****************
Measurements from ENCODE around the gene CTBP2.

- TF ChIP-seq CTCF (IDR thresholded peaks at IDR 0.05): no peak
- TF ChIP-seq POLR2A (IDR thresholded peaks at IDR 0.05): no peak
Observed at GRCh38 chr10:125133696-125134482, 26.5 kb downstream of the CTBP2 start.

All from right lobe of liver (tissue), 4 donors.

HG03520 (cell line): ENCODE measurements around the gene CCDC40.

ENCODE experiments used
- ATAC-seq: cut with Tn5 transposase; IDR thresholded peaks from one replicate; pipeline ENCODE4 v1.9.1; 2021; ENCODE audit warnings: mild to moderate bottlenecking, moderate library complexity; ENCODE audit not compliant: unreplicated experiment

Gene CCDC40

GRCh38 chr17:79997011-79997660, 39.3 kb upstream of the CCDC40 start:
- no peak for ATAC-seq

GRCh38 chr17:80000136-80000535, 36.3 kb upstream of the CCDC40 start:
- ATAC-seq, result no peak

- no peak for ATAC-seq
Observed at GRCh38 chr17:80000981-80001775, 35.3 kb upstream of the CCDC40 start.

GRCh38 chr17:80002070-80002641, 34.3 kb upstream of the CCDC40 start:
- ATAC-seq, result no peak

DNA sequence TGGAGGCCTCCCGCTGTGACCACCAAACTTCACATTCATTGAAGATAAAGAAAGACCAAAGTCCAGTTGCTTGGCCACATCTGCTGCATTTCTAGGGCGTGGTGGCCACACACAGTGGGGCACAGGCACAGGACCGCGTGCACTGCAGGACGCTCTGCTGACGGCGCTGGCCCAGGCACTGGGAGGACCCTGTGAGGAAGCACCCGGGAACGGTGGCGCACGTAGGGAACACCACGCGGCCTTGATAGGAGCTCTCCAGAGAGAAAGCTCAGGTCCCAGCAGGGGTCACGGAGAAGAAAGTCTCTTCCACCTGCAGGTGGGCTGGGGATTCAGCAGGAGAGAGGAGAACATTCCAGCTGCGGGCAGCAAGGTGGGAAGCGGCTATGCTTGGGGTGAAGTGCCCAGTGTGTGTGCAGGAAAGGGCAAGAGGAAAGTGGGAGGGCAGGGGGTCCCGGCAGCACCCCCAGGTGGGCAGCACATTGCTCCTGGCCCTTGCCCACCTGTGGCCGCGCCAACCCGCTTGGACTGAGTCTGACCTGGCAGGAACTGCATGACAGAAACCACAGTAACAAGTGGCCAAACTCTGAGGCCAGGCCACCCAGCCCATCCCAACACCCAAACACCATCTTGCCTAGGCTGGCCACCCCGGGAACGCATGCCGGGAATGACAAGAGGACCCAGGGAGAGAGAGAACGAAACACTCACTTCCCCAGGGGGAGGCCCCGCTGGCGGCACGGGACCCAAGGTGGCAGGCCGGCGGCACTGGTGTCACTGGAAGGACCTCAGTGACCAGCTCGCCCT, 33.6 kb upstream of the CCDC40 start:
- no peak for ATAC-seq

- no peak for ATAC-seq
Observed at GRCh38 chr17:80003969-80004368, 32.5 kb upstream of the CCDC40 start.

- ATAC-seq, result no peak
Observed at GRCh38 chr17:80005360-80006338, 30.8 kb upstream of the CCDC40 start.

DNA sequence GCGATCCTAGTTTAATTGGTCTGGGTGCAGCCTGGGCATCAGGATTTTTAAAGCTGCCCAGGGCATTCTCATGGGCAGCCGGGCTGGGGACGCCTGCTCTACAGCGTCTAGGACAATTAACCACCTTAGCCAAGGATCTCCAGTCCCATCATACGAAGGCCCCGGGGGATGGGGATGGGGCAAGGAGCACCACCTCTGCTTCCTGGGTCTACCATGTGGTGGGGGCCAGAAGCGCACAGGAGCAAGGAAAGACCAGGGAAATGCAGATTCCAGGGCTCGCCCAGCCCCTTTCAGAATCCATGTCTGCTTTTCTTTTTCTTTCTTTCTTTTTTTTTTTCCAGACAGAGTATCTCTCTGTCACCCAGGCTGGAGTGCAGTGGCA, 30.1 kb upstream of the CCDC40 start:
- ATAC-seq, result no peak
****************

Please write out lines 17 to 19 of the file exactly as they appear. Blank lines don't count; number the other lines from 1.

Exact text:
- ATAC-seq, result no peak

DNA sequence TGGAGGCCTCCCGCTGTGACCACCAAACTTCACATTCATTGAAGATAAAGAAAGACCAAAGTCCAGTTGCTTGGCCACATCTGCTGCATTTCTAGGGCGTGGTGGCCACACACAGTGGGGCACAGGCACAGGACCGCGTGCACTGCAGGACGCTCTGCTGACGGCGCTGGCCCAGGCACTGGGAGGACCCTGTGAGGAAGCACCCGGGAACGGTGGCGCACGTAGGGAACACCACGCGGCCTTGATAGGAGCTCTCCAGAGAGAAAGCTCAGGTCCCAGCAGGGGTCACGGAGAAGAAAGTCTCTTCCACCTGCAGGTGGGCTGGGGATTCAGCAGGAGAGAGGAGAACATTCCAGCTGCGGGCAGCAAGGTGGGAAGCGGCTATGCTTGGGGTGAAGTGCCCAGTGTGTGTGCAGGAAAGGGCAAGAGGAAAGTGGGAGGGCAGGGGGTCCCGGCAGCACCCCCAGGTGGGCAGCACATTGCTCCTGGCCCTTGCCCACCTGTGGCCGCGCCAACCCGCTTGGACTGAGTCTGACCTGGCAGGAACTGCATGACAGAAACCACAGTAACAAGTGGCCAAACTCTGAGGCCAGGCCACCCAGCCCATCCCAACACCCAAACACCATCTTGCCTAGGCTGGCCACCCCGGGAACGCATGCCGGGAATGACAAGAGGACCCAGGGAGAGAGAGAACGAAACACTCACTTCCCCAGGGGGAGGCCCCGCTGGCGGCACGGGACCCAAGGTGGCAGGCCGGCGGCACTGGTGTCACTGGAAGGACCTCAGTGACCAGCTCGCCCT, 33.6 kb upstream of the CCDC40 start:
- no peak for ATAC-seq